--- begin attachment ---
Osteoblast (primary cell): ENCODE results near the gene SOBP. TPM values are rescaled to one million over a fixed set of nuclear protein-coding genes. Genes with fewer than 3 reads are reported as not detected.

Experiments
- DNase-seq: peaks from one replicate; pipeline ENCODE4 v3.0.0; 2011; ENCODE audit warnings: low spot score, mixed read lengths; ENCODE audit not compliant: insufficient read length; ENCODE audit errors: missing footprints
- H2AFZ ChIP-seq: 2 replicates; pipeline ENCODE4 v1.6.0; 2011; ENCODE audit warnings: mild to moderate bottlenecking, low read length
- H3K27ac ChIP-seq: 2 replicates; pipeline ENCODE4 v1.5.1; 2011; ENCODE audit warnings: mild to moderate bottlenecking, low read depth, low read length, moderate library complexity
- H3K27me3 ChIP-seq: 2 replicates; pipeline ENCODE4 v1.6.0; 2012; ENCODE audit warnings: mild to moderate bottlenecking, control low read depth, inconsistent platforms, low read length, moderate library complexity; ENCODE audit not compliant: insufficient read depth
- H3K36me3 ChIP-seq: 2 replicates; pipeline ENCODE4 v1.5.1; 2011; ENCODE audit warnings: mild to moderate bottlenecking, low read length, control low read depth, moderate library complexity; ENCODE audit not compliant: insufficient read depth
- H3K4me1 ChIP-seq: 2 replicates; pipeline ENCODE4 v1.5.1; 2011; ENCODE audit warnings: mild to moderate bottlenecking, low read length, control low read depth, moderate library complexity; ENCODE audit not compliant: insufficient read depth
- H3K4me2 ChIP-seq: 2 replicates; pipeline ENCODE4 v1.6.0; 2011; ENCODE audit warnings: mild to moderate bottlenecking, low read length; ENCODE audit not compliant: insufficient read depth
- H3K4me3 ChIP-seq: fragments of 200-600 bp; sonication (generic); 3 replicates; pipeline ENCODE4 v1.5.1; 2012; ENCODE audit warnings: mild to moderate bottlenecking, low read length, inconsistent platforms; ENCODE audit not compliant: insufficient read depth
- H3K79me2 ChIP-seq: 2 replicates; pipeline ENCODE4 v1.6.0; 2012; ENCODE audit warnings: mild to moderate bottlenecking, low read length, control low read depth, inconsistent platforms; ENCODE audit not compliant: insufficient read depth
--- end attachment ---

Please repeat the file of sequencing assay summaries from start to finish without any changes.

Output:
Osteoblast (primary cell): ENCODE results near the gene SOBP. TPM values are rescaled to one million over a fixed set of nuclear protein-coding genes. Genes with fewer than 3 reads are reported as not detected.

Experiments
- DNase-seq: peaks from one replicate; pipeline ENCODE4 v3.0.0; 2011; ENCODE audit warnings: low spot score, mixed read lengths; ENCODE audit not compliant: insufficient read length; ENCODE audit errors: missing footprints
- H2AFZ ChIP-seq: 2 replicates; pipeline ENCODE4 v1.6.0; 2011; ENCODE audit warnings: mild to moderate bottlenecking, low read length
- H3K27ac ChIP-seq: 2 replicates; pipeline ENCODE4 v1.5.1; 2011; ENCODE audit warnings: mild to moderate bottlenecking, low read depth, low read length, moderate library complexity
- H3K27me3 ChIP-seq: 2 replicates; pipeline ENCODE4 v1.6.0; 2012; ENCODE audit warnings: mild to moderate bottlenecking, control low read depth, inconsistent platforms, low read length, moderate library complexity; ENCODE audit not compliant: insufficient read depth
- H3K36me3 ChIP-seq: 2 replicates; pipeline ENCODE4 v1.5.1; 2011; ENCODE audit warnings: mild to moderate bottlenecking, low read length, control low read depth, moderate library complexity; ENCODE audit not compliant: insufficient read depth
- H3K4me1 ChIP-seq: 2 replicates; pipeline ENCODE4 v1.5.1; 2011; ENCODE audit warnings: mild to moderate bottlenecking, low read length, control low read depth, moderate library complexity; ENCODE audit not compliant: insufficient read depth
- H3K4me2 ChIP-seq: 2 replicates; pipeline ENCODE4 v1.6.0; 2011; ENCODE audit warnings: mild to moderate bottlenecking, low read length; ENCODE audit not compliant: insufficient read depth
- H3K4me3 ChIP-seq: fragments of 200-600 bp; sonication (generic); 3 replicates; pipeline ENCODE4 v1.5.1; 2012; ENCODE audit warnings: mild to moderate bottlenecking, low read length, inconsistent platforms; ENCODE audit not compliant: insufficient read depth
- H3K79me2 ChIP-seq: 2 replicates; pipeline ENCODE4 v1.6.0; 2012; ENCODE audit warnings: mild to moderate bottlenecking, low read length, control low read depth, inconsistent platforms; ENCODE audit not compliant: insufficient read depth